The link unambiguously identifies within sharing module 105 the file set to which it corresponds. In one embodiment, upon receiving a request to share a particular file set via a link, the link generation module 230 generates a file set descriptor unambiguously describing the file set to be shared and a unique URL that serves as the link, and then saves an association of the file set descriptor and the URL in the sharing database 220. In one embodiment, the generated link is independent of the file set descriptor, such that the file set descriptor cannot be inferred from the link, and vice versa. This prevents malfeasance by making it essentially impossible to guess a sharable link if it is not already known. As an example, when sharing a folder “JuneDocs” with a file ID of 3D8B99, the link generation module 230 might generate the unique (e.g., one way pad, or a pseudo-random value) URL https://www.service.com/s/28rtiz608u2 nm co/newdoc.pdf, where the URL component 28rtiz608u2 nm co cannot be reverse-engineered, and accordingly create an entry <3D8B99, https://www.service.com/s/28rtiz608u2 nm co/newdoc.pdf> in the sharing database 220. In one embodiment, the generated link can further be shortened. Referring to the prior example, the generated URL https://www.service.com/s/28rtiz608u2 nm co/newdoc.pdf can be shortened by a link-shortening service, located either on the file access service 100 or on some remote third party system, to the shorter URL http://db.tt/xOFounw, and an additional association between the generated link and the shortened link added to the sharing database 220. In another embodiment, the file set can be directly associated with a shortened link, rather than with an intermediate, longer generated link such as that described above. In various embodiments, the user can select a combination of a single file, multiple files within a folder, multiple folders, and multiple files across multiple folders as the file set to be associated with the single shared link.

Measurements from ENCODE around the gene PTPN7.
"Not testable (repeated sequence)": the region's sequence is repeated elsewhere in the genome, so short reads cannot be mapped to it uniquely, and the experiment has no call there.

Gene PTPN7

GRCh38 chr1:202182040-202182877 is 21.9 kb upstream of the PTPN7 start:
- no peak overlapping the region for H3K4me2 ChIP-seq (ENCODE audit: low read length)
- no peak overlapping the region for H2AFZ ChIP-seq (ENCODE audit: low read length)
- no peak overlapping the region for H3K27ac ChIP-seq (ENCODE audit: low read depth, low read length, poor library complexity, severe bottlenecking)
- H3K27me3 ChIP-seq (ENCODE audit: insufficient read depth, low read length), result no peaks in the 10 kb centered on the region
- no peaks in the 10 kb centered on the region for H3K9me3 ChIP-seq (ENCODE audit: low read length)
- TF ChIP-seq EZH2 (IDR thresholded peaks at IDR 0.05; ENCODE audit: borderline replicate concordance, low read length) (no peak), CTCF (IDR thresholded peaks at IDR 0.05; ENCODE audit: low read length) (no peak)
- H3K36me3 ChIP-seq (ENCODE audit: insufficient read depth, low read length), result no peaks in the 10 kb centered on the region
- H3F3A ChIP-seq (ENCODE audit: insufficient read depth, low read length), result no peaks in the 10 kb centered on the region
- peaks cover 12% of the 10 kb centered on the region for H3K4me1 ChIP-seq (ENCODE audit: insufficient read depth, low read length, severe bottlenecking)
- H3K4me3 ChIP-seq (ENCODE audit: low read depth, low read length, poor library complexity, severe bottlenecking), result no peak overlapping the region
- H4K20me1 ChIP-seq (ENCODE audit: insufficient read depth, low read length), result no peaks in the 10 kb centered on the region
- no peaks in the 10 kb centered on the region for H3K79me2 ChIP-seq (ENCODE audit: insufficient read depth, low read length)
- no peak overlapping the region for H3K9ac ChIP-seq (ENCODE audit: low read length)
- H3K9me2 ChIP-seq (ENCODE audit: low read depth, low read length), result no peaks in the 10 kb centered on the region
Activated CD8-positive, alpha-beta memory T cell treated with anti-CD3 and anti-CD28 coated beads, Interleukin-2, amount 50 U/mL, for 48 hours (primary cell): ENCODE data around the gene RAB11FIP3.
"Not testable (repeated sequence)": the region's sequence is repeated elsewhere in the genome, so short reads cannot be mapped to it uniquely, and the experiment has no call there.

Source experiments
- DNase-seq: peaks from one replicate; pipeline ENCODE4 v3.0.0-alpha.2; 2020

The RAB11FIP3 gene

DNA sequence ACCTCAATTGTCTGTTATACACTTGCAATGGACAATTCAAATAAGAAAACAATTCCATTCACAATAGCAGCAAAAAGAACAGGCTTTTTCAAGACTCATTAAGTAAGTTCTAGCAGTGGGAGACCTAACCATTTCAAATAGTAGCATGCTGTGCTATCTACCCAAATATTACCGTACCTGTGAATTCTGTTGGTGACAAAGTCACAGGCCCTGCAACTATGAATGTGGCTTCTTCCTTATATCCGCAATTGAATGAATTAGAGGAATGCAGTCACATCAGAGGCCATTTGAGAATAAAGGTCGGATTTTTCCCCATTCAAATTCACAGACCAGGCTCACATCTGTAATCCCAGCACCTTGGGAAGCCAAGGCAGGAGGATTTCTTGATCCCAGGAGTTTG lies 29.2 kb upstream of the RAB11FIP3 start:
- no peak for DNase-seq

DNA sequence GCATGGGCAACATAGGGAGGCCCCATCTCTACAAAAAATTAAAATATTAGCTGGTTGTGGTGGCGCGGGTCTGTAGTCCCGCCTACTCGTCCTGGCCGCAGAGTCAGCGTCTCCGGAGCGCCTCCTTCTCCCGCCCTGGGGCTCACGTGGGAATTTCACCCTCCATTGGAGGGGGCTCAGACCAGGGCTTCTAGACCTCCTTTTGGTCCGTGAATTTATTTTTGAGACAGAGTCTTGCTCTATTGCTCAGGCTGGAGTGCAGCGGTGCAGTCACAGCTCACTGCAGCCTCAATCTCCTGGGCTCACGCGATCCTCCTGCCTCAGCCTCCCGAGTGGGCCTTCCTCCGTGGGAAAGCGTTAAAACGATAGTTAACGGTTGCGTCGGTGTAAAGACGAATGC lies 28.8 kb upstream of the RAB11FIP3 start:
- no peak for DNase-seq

In one embodiment, a user can generate multiple different links to the same file set. Thus, the user can more selectively control access to the file set by distributing different ones of the multiple different links to different sets of people, revoking access to the file set (if needed) via certain ones of the links while maintaining access via the other links. In another embodiment, an attempt to obtain a link to a file set for which a link has already been generated results in providing the same link that was originally generated.